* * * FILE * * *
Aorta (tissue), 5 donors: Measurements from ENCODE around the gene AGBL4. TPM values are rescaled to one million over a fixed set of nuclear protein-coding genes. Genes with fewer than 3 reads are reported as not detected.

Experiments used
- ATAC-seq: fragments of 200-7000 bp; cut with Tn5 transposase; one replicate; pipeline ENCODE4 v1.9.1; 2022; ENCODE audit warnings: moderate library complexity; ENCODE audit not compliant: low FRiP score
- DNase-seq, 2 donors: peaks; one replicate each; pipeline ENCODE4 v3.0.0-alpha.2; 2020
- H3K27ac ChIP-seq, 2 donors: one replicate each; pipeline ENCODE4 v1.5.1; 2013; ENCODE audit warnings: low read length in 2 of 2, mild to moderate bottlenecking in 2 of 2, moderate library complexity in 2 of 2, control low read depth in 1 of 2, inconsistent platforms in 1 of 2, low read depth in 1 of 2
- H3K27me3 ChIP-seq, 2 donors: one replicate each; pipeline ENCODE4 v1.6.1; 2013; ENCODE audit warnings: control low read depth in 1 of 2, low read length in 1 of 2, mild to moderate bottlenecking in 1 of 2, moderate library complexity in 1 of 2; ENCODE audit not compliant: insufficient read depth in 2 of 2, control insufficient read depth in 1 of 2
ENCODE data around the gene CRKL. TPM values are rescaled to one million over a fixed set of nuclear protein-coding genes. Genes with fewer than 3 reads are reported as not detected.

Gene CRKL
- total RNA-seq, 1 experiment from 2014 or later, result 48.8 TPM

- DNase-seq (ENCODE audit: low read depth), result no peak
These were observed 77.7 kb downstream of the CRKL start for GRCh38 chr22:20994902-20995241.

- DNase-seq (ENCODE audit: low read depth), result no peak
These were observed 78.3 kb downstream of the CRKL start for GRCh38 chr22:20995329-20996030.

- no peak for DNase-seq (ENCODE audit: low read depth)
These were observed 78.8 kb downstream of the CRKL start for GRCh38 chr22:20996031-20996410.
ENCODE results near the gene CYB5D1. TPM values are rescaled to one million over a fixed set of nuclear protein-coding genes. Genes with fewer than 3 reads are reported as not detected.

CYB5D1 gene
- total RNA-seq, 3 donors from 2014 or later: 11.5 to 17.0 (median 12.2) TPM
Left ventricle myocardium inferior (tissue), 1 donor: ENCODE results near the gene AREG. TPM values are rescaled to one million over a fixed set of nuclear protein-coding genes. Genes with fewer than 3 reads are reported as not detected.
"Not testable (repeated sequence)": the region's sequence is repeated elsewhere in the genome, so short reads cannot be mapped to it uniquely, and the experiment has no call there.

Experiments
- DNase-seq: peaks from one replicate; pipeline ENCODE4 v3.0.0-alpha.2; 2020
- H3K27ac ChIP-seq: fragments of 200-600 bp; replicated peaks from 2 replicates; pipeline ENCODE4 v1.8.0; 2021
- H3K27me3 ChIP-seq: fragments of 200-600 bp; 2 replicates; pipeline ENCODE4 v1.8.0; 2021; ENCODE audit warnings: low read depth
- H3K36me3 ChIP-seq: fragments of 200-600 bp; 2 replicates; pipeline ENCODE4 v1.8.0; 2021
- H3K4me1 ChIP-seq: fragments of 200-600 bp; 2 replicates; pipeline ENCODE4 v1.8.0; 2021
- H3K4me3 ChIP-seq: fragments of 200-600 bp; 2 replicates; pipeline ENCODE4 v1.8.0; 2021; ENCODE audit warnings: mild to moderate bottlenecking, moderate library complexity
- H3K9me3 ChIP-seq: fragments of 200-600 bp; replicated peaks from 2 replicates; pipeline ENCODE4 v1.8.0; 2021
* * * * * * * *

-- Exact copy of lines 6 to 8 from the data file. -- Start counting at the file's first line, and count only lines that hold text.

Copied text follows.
- H3K27me3 ChIP-seq, 2 donors: one replicate each; pipeline ENCODE4 v1.6.1; 2013; ENCODE audit warnings: control low read depth in 1 of 2, low read length in 1 of 2, mild to moderate bottlenecking in 1 of 2, moderate library complexity in 1 of 2; ENCODE audit not compliant: insufficient read depth in 2 of 2, control insufficient read depth in 1 of 2
ENCODE data around the gene CRKL. TPM values are rescaled to one million over a fixed set of nuclear protein-coding genes. Genes with fewer than 3 reads are reported as not detected.

Gene CRKL